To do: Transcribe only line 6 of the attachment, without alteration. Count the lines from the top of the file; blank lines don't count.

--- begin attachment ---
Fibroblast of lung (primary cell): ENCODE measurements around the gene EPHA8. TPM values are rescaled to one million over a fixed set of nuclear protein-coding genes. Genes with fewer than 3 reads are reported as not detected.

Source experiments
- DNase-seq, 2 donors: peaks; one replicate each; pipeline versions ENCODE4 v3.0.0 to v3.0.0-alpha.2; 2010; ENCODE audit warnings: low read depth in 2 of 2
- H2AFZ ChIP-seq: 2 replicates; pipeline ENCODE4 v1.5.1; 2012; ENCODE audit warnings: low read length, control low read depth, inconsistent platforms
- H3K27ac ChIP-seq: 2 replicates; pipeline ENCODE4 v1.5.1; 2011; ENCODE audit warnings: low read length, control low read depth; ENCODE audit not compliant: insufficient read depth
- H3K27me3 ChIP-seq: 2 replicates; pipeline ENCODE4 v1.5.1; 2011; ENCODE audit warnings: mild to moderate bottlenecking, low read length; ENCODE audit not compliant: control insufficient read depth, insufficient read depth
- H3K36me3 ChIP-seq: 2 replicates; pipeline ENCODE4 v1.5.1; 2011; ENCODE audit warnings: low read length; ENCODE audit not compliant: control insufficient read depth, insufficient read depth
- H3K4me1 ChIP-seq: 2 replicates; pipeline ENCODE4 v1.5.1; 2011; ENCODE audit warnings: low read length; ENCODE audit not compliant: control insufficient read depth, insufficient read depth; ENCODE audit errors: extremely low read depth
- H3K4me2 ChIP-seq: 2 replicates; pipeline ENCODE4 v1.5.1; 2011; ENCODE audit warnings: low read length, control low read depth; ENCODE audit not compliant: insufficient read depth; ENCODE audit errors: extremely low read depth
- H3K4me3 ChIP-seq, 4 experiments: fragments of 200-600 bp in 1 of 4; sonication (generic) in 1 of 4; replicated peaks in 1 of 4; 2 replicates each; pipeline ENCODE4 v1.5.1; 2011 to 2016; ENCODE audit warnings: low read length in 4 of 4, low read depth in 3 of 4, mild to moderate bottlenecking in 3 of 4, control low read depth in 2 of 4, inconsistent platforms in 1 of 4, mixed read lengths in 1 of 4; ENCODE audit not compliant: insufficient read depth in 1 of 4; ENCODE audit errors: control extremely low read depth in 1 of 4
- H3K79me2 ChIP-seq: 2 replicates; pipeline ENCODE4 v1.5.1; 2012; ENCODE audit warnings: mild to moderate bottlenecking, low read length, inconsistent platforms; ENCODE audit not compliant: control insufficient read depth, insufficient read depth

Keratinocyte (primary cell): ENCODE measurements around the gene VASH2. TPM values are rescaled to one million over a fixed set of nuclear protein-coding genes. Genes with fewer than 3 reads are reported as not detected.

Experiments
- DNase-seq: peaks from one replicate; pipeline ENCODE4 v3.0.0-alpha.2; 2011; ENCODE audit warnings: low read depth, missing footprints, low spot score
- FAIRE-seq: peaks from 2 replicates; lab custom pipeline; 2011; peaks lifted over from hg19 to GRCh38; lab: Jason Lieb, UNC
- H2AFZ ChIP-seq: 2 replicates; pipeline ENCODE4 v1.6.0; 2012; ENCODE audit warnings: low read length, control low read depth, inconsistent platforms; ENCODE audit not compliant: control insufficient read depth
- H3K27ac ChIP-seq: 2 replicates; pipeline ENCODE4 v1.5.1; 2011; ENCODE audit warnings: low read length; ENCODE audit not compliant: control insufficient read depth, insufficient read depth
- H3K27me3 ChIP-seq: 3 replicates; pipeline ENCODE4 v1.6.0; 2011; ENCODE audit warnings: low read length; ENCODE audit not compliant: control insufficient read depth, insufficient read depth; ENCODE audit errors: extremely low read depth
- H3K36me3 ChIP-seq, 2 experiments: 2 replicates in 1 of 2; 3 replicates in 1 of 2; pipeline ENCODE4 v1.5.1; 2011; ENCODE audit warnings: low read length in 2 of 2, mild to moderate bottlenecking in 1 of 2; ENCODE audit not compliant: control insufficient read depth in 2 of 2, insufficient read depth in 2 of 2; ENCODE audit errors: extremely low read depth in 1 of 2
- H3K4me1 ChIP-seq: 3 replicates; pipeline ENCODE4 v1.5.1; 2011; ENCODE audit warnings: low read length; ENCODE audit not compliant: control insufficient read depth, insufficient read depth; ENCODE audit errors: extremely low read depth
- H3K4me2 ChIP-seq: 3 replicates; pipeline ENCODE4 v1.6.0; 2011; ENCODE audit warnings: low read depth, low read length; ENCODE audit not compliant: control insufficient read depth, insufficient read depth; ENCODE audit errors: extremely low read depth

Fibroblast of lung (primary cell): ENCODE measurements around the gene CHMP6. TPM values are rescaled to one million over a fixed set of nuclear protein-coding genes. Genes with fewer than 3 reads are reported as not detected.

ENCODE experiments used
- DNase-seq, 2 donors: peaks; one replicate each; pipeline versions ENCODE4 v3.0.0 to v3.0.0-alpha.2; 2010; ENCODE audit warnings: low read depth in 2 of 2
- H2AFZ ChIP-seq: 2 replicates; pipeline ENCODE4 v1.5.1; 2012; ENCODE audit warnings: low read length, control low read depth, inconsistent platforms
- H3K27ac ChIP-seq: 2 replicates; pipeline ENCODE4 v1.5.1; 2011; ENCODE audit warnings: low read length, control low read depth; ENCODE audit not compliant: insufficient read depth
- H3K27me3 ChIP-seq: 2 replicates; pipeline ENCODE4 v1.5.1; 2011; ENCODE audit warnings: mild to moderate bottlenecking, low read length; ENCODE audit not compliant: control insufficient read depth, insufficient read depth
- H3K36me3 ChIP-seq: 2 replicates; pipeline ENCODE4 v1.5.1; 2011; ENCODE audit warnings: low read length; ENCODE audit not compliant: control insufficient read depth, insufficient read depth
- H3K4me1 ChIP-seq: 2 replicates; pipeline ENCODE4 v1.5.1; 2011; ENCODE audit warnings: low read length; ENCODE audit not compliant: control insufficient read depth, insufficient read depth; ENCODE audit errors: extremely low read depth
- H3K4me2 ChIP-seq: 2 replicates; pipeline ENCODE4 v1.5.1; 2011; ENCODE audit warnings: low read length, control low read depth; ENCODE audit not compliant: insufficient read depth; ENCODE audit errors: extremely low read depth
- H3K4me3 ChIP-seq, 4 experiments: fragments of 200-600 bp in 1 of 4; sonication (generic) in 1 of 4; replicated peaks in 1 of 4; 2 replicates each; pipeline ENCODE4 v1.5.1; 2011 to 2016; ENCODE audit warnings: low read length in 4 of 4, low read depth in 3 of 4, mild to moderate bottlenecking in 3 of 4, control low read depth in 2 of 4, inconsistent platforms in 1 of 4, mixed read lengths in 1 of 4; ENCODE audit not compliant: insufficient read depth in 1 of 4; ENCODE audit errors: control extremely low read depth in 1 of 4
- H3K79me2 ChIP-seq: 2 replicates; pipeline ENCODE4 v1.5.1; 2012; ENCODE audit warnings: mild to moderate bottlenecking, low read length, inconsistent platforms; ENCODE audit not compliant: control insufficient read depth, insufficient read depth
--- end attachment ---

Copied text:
- H3K27me3 ChIP-seq: 2 replicates; pipeline ENCODE4 v1.5.1; 2011; ENCODE audit warnings: mild to moderate bottlenecking, low read length; ENCODE audit not compliant: control insufficient read depth, insufficient read depth